As Miliband reminded us in his New Year message, Labour must now offer a programme for social justice suitable for austere times, not for times of boom. That will require imaginative thinking, tough decisions and, most importantly of all, real political courage. When someone points that out -- whoever they may be -- it should not be taken as a sign of contemporary disloyalty nor a treacherous abandonment of the achievements of the past, but as an appreciation of the seriousness of the situation that we face. If our politicians do not have the courage to face the challenge head-on, then it will be our country that suffers as a result.

Marc Stears is Visiting Fellow at IPPR and Professor of Political Theory at Oxford.

Marc Stears is the chief executive of the New Economics Foundation

Photo: André Spicer
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“It’s scary to do it again”: the five-year-old fined £150 for running a lemonade stand

Enforcement officers penalised a child selling home-made lemonade in the street. Her father tells the full story. 

It was a lively Saturday afternoon in east London’s Mile End. Groups of people streamed through residential streets on their way to a music festival in the local park; booming bass could be heard from the surrounding houses.

One five-year-old girl who lived in the area had an idea. She had been to her school’s summer fête recently and looked longingly at the stalls. She loved the idea of setting up her own stall, and today was a good day for it.

“She eventually came round to the idea of selling lemonade,” her father André Spicer tells me. So he and his daughter went to their local shop to buy some lemons. They mixed a few jugs of lemonade, the girl made a fetching A4 sign with some lemons drawn on it – 50p for a small cup, £1 for a large – and they carried a table from home to the end of their road. 

“People suddenly started coming up and buying stuff, pretty quickly, and they were very happy,” Spicer recalls. “People looked overjoyed at this cute little girl on the side of the road – community feel and all that sort of stuff.”

But the heart-warming scene was soon interrupted. After about half an hour of what Spicer describes as “brisk” trade – his daughter’s recipe secret was some mint and a little bit of cucumber, for a “bit of a British touch” – four enforcement officers came striding up to the stand.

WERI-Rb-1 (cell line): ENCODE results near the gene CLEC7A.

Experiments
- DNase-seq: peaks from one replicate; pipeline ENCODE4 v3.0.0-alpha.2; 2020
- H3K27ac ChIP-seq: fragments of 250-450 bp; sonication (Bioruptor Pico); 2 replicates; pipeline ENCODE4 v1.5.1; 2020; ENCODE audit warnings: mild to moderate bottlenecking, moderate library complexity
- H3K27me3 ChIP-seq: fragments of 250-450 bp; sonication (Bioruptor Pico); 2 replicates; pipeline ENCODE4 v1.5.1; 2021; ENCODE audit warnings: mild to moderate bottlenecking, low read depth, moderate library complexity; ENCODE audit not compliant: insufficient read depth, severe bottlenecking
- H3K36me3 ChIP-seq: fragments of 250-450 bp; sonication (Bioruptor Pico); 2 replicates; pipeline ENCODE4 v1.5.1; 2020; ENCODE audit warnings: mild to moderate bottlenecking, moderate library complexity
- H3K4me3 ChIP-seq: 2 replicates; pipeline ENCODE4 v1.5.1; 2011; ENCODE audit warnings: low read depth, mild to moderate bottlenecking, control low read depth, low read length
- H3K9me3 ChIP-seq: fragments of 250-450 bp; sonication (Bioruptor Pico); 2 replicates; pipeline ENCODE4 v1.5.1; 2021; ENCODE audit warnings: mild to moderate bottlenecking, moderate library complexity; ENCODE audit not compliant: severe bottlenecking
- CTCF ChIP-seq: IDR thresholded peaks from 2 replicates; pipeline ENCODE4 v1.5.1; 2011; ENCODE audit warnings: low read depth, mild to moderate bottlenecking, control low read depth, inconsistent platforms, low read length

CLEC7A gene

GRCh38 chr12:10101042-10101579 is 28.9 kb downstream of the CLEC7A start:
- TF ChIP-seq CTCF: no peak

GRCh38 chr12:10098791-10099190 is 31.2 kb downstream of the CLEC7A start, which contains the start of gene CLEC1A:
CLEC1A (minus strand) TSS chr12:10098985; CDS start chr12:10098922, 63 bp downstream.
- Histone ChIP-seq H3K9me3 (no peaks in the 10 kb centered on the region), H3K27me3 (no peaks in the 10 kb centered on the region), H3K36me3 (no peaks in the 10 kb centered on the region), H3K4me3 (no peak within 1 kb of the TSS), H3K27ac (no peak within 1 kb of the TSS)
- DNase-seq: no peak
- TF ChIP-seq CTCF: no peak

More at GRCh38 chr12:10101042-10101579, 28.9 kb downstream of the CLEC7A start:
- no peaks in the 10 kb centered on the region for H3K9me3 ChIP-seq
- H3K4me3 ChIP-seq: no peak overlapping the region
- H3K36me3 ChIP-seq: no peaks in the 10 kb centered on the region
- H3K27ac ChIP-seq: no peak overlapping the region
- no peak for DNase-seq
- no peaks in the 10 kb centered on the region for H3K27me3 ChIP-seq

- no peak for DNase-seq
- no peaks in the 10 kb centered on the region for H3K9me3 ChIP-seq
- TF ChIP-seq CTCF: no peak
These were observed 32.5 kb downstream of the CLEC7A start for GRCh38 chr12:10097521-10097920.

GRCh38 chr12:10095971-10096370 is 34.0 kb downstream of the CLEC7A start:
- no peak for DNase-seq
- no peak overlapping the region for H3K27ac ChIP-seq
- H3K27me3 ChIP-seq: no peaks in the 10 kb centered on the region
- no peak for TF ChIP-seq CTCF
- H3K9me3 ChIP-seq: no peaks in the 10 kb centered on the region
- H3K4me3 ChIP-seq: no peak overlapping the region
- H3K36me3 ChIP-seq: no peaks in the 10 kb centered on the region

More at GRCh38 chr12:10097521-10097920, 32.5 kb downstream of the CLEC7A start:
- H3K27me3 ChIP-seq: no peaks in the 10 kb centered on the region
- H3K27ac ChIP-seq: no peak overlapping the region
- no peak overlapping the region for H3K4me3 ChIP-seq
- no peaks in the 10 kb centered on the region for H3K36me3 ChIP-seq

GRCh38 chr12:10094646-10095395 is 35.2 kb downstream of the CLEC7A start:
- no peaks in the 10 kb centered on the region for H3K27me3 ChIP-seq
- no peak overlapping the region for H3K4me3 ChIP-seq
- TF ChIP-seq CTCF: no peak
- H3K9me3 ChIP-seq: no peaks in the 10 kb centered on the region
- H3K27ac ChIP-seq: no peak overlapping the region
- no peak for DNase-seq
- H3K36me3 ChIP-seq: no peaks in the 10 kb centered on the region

Three were in uniform, and one was in plain clothes. One uniformed officer turned the camera on his vest on, and began reciting a legal script at the weeping five-year-old.

“You’re trading without a licence, pursuant to x, y, z act and blah dah dah dah, really going through a script,” Spicer tells me, saying they showed no compassion for his daughter. “This is my job, I’m doing it and that’s it, basically.”

The girl burst into tears the moment they arrived.

“Officials have some degree of intimidation. I’m a grown adult, so I wasn’t super intimidated, but I was a bit shocked,” says Spicer. “But my daughter was intimidated. She started crying straight away.”

As they continued to recite their legalese, her father picked her up to try to comfort her – but that didn’t stop the officers giving her stall a £150 fine and handing them a penalty notice. “TRADING WITHOUT LICENCE,” it screamed.


Picture: André Spicer

“She was crying and repeating, ‘I’ve done a bad thing’,” says Spicer. “As we walked home, I had to try and convince her that it wasn’t her, it wasn’t her fault. It wasn’t her who had done something bad.”

She cried all the way home, and it wasn’t until she watched her favourite film, Brave, that she calmed down. It was then that Spicer suggested next time they would “do it all correctly”, get a permit, and set up another stand.

“No, I don’t want to, it’s a bit scary to do it again,” she replied. Her father hopes that “she’ll be able to get over it”, and that her enterprising spirit will return.

The Council has since apologised and cancelled the fine, and called on its officials to “show common sense and to use their powers sensibly”.

But Spicer felt “there’s a bigger principle here”, and wrote a piece for the Telegraph arguing that children in modern Britain are too restricted.

He would “absolutely” encourage his daughter to set up another stall, and “I’d encourage other people to go and do it as well. It’s a great way to spend a bit of time with the kids in the holidays, and they might learn something.”

A fitting reminder of the great life lesson: when life gives you a fixed penalty notice, make lemonade.

Anoosh Chakelian is senior writer at the New Statesman.